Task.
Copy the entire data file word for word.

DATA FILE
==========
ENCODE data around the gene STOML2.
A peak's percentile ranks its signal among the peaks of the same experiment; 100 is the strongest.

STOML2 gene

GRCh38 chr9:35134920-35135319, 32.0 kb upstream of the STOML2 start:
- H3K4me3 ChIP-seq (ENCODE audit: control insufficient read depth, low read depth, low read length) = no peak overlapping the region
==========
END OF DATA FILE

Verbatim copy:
ENCODE data around the gene STOML2.
A peak's percentile ranks its signal among the peaks of the same experiment; 100 is the strongest.

STOML2 gene

GRCh38 chr9:35134920-35135319, 32.0 kb upstream of the STOML2 start:
- H3K4me3 ChIP-seq (ENCODE audit: control insufficient read depth, low read depth, low read length) = no peak overlapping the region